UIC’s response to rising cyberattacks

Dear UIC students, faculty and staff,

The UIC Information Security Team works hard to detect, mitigate and deter cyberattacks, also known as “phishing attacks,” affecting the UIC community. In recent years, there has been a global increase in cybercrime across every industry, and UIC is no exception.

While these attacks target members of the UIC community every day, our security team and other members of the IT community detected a notable increase in malicious activity Thursday, Jan. 19. These recent phishing attacks (offering free musical instruments, warning of imminent account closure, etc.) were mostly sent from valid UIC email accounts that had been compromised.

To reduce the impact of compromised accounts and subsequent phishing attacks, we are significantly reducing the number of emails an account can send in a 24-hour period. This reduction will limit the damage that can be inflicted by a compromised account.

Based on data from the email system, this new limit will impact a very small number of accounts that are legitimately sending large volumes of email. Those accounts will be exempted from the limit temporarily, and our team will work with each account holder to ensure their email distribution needs are met. This limit will not impact university-sponsored messaging systems such as Webtools, Listserv, Blackboard and various ticketing systems.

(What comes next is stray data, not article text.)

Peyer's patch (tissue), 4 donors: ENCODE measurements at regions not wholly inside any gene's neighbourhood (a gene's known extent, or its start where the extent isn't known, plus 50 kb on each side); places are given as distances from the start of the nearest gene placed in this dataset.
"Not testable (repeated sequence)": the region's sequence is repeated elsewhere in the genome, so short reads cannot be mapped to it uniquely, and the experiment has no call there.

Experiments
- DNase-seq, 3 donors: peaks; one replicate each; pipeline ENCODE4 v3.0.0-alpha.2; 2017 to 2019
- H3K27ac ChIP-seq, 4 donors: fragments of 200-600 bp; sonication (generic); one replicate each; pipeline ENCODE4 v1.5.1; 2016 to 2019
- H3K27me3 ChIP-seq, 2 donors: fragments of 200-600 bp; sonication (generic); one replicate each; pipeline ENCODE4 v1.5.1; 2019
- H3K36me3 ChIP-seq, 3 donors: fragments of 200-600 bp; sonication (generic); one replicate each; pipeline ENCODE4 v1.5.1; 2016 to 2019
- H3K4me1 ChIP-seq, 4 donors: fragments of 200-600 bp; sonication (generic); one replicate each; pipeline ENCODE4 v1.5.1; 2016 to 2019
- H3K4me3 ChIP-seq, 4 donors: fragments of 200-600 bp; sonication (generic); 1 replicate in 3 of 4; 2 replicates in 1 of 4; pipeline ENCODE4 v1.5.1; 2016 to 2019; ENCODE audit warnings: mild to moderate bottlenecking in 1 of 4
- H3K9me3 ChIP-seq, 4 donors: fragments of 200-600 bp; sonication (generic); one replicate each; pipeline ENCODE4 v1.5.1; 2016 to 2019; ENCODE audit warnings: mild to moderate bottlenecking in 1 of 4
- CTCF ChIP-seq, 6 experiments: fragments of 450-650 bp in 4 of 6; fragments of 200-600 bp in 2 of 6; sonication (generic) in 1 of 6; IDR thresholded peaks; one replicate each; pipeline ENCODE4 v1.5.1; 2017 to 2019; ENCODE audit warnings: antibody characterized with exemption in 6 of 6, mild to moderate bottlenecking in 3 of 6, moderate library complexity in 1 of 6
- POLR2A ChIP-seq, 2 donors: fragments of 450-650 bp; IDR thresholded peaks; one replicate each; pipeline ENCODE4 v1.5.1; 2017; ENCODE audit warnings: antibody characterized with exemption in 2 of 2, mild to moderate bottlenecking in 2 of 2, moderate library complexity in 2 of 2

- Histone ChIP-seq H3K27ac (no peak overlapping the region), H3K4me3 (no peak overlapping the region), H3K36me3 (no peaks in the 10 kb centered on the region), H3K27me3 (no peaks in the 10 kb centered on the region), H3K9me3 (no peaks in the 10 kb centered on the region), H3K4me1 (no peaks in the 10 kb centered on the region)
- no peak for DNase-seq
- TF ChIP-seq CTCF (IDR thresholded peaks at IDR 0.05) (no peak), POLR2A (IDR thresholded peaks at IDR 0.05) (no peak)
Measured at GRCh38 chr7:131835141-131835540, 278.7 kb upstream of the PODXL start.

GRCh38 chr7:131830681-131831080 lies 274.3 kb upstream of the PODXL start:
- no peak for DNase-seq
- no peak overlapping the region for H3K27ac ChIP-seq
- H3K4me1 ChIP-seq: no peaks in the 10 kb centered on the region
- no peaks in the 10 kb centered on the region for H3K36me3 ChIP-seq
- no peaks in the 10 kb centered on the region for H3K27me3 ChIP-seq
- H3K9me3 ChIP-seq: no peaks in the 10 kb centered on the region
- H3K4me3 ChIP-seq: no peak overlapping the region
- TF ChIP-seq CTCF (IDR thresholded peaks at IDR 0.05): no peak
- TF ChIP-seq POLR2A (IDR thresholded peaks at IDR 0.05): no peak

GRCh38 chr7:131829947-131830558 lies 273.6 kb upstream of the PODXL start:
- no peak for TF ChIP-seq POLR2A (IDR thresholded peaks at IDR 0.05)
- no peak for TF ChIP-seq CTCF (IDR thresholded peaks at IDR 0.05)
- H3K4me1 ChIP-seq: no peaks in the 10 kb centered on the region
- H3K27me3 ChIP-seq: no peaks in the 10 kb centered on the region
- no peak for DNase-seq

On a related note, we are asking all members of the UIC community to be diligent when reviewing Duo Two-Factor Authentication prompts. Our data shows that nearly all of the compromised accounts were granted access to the email system by users who accepted 2FA prompts they did not initiate. This practice eliminates the effectiveness of 2FA and provides an open door to malicious actors.

If you receive an unsolicited Duo 2FA prompt, your account is very likely compromised, and you should deny that request and immediately change your university password. Oftentimes, cybercriminals will initiate repetitive Duo 2FA push and phone call requests until they have successfully tricked you. Be vigilant!

Photo of a hand holding a smartphone. A finger hovers over a red circular button that says "deny."

While there is no solution that can eliminate phishing attempts, the above actions help limit the negative impact on our community and raise awareness among the community. Below are resources to reference:

For assistance with email systems, please submit a request. For questions or comments about the above change to daily limits or our response to phishing, please feel free to reach out to me directly.


Jason Maslanka
Chief Technology Officer
Interim Chief Information Security Officer

For more information, please contact:
Jason Maslanka

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